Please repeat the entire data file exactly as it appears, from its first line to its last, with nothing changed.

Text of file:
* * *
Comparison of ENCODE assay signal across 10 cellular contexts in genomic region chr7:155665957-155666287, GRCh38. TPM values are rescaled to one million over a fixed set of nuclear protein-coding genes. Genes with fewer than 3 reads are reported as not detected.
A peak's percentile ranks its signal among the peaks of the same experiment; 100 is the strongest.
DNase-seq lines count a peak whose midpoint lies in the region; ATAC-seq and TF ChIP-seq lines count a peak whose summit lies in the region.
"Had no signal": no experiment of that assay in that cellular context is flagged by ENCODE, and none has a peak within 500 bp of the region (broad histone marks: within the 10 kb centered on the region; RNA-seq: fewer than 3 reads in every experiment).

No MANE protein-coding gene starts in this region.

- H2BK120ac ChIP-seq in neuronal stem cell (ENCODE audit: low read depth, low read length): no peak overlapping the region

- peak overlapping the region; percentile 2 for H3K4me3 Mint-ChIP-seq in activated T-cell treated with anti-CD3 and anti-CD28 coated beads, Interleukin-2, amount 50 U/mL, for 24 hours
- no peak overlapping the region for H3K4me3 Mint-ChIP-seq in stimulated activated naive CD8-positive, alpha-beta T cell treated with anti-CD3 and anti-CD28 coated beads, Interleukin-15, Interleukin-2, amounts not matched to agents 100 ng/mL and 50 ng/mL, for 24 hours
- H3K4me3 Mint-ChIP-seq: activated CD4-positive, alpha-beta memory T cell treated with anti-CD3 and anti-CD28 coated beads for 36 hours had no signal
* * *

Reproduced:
Comparison of ENCODE assay signal across 10 cellular contexts in genomic region chr7:155665957-155666287, GRCh38. TPM values are rescaled to one million over a fixed set of nuclear protein-coding genes. Genes with fewer than 3 reads are reported as not detected.
A peak's percentile ranks its signal among the peaks of the same experiment; 100 is the strongest.
DNase-seq lines count a peak whose midpoint lies in the region; ATAC-seq and TF ChIP-seq lines count a peak whose summit lies in the region.
"Had no signal": no experiment of that assay in that cellular context is flagged by ENCODE, and none has a peak within 500 bp of the region (broad histone marks: within the 10 kb centered on the region; RNA-seq: fewer than 3 reads in every experiment).

No MANE protein-coding gene starts in this region.

- H2BK120ac ChIP-seq in neuronal stem cell (ENCODE audit: low read depth, low read length): no peak overlapping the region

- peak overlapping the region; percentile 2 for H3K4me3 Mint-ChIP-seq in activated T-cell treated with anti-CD3 and anti-CD28 coated beads, Interleukin-2, amount 50 U/mL, for 24 hours
- no peak overlapping the region for H3K4me3 Mint-ChIP-seq in stimulated activated naive CD8-positive, alpha-beta T cell treated with anti-CD3 and anti-CD28 coated beads, Interleukin-15, Interleukin-2, amounts not matched to agents 100 ng/mL and 50 ng/mL, for 24 hours
- H3K4me3 Mint-ChIP-seq: activated CD4-positive, alpha-beta memory T cell treated with anti-CD3 and anti-CD28 coated beads for 36 hours had no signal